New Hampshire campaign trail: leading toward '84?

By , Staff writer of The Christian Science Monitor

Political footprints are appearing anew in snow-quilted New Hampshire.

It isn't always clear where some of those footprints may lead; but at least a few of the tracks point not to next fall's state and congressional elections, but to the 1984 presidential campaign.

Although no White House aspirant has come close to setting up shop in the Granite State, or anywhere else, at least three could-be contenders for the Democratic nomination will have been here before spring. Sen. John Glenn (D) of Ohio, for example, was key speaker at a Nov. 20 fund-raiser for Democratic Gov. Hugh J. Gallen; Sen. Alan Cranston (D) of California came to New Hampshire Jan. 29 for a Democratic state party dinner, and former Vice-President Walter Mondale will be the chief speaker at another party fund-raiser March 19.

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The possibility of a later function, featuring Sen. Edward M. Kennedy (D) of Massachusetts, is being quietly discussed within New Hampshire Democratic ranks. This would be his first venture into the state since he lost the 1980 presidential primary here to President Carter.

For the most part, Granite State Democrats are not about to take sides in a presidential primary still more than two years away. Even Governor Gallen, who was anything but lukewarm in his enthusiasm for reelection of President Carter in 1980, is not about to hint which of the potential contenders for his party's presidential nomination he may be leaning toward. ''I am sure there will be some good candidates and we will have a very interesting campaign,'' he asserts.

Gallen, who seems all but certain to seek a third two-year term later this year, is elated over the recommendations of a special commission to the Democratic National Committee (DNC) that the Granite State be allowed to hold its presidential primary a week before any other state in 1984.

Gallen voices disappointment that Kennedy supporters and representatives from organized labor on the special panel advising the DNC pushed a proposal that he holds would have lessened the impact of the New Hampshire primary by putting it the day after the Iowa caucus. That move, however, failed in favor of an eight-day time spread pushed by Mondale operatives on the commission.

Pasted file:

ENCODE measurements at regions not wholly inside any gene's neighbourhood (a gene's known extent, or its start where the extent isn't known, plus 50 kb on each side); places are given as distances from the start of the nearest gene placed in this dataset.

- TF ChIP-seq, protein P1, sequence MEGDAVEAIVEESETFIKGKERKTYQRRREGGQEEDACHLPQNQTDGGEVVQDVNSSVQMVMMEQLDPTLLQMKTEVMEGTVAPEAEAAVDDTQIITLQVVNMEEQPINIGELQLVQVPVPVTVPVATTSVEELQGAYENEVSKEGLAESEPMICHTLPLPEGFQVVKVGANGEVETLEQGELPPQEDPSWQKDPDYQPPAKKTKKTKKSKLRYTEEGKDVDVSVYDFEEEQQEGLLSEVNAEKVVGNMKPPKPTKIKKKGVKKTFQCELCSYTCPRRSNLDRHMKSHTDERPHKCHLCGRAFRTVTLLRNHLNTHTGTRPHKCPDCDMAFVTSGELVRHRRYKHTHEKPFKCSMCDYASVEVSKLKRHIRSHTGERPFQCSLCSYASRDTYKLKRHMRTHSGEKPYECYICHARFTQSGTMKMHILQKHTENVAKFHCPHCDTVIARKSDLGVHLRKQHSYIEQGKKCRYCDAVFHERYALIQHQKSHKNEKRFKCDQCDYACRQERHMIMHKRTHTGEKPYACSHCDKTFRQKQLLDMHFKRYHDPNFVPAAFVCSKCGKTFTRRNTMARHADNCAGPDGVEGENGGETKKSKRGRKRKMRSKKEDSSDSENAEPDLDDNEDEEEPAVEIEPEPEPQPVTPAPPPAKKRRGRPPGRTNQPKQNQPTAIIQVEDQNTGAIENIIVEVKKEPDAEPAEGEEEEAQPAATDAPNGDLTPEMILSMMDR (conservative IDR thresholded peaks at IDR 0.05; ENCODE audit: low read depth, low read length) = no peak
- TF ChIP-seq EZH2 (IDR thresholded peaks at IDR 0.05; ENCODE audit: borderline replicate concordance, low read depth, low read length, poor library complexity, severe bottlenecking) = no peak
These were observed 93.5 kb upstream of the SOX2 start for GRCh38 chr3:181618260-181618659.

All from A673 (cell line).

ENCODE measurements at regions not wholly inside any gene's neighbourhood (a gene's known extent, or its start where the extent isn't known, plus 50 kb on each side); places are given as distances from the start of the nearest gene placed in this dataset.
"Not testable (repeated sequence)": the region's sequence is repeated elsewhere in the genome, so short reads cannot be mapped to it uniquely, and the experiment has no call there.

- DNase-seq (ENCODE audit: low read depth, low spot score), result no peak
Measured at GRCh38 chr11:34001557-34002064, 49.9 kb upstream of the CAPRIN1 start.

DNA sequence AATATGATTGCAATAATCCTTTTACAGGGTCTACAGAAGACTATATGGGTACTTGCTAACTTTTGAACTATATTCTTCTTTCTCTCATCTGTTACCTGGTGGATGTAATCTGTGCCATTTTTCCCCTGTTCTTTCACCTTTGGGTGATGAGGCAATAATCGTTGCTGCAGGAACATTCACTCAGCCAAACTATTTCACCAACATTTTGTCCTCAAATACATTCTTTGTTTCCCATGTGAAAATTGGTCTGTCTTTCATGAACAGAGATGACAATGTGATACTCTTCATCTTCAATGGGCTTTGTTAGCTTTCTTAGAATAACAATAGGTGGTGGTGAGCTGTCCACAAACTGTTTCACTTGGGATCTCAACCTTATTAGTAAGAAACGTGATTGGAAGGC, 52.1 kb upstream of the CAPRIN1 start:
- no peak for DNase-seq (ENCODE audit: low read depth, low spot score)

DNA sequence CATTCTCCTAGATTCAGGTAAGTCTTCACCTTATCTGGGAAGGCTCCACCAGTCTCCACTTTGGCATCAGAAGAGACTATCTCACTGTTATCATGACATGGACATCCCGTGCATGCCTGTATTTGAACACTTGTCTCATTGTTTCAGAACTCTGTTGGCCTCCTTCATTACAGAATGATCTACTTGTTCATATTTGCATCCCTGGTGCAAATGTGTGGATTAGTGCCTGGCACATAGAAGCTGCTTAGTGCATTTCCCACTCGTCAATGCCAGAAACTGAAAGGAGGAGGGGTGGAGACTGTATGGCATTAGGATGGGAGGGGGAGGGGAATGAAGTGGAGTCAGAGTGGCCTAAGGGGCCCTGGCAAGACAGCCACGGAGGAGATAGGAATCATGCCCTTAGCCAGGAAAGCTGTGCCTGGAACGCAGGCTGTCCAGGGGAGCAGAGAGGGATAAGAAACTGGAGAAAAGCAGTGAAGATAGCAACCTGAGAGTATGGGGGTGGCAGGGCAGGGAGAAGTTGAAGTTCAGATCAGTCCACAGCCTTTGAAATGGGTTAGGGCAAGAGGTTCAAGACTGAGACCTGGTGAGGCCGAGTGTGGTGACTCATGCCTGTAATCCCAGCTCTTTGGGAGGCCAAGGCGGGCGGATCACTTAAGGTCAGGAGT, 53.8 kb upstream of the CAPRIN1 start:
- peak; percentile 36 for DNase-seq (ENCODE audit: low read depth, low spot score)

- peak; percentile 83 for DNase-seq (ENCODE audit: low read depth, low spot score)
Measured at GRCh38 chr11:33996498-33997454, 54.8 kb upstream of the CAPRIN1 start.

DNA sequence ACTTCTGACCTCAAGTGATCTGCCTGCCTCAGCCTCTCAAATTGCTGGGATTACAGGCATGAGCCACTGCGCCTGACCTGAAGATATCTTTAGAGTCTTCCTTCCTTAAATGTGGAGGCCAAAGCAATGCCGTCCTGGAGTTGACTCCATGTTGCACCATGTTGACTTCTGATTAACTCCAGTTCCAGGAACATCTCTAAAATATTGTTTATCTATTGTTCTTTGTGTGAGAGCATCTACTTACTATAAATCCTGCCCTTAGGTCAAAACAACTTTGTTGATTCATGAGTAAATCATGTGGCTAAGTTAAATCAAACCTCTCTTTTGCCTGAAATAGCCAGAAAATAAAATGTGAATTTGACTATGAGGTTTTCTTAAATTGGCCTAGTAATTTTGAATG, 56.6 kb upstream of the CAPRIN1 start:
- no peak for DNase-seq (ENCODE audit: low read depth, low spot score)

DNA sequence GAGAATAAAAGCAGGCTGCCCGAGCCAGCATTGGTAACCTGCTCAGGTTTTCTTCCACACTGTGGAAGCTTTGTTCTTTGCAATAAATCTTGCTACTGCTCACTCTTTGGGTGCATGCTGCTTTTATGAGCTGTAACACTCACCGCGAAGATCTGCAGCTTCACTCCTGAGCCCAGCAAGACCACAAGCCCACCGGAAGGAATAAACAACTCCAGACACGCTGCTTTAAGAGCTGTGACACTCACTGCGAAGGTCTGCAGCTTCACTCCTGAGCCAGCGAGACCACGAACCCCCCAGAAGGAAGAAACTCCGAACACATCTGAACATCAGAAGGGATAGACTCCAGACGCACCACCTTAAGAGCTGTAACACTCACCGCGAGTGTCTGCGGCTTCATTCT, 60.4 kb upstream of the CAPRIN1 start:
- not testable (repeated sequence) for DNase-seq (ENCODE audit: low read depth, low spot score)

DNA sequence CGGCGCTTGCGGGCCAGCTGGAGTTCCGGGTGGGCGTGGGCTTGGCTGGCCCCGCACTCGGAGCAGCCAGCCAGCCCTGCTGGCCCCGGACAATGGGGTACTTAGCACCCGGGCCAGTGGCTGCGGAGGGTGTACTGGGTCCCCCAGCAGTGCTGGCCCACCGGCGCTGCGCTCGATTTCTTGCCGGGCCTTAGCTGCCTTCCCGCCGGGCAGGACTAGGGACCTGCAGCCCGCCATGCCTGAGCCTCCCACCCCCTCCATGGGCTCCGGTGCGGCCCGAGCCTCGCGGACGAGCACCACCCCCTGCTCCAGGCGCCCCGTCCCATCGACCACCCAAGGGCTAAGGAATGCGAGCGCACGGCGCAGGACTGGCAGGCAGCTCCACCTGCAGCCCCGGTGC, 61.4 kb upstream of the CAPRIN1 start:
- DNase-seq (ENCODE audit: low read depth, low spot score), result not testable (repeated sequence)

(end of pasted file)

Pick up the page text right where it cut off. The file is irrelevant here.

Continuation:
''We worked very hard for this and I am glad they recognized our unique situation,'' Gallen says enthusiastically, noting that for the past three decades New Hampshire has had the first primary in the nation, and state law mandates that it come not less than a week before balloting anywhere else.

He and other prominent Granite State Democrats supported the commission-endorsed arrangement that, if approved by the DNC, would clear the way for the 1984 Iowa party caucus to be held Feb. 27 and the New Hampshire primary on March 6.

The remaining states and territories entitled to delegates at the Democratic National Convention would hold their primaries during a 13-week period, commencing March 13.

Continuing the tradition of the first primary in the nation is not only popular within state Democratic circles but among Republicans as well. As a small state, New Hampshire offers every legitimate candidate a forum and a chance at victory and recognition, Gallen emphasizes, adding that''our voters take the primary very seriously and we measure the candidates very carefully.''

He recalls how campaigning in his state helped launch Mr. Carter on his successful 1976 bid for the Democratic nomination and the presidency. Two years ago New Hampshire gave a similar push to Ronald Reagan, who, after losing the Iowa caucuses to George Bush, gained his first big boost toward the GOP nomination and White House here.

That this remains pretty much Reagan territory is underscored by the fact that a small army of New Hampshire GOP activists, including former state party chairman Gerald Carmen, have joined the Reagan administration over the past 12 months. State party leadership remains in conservative hands.

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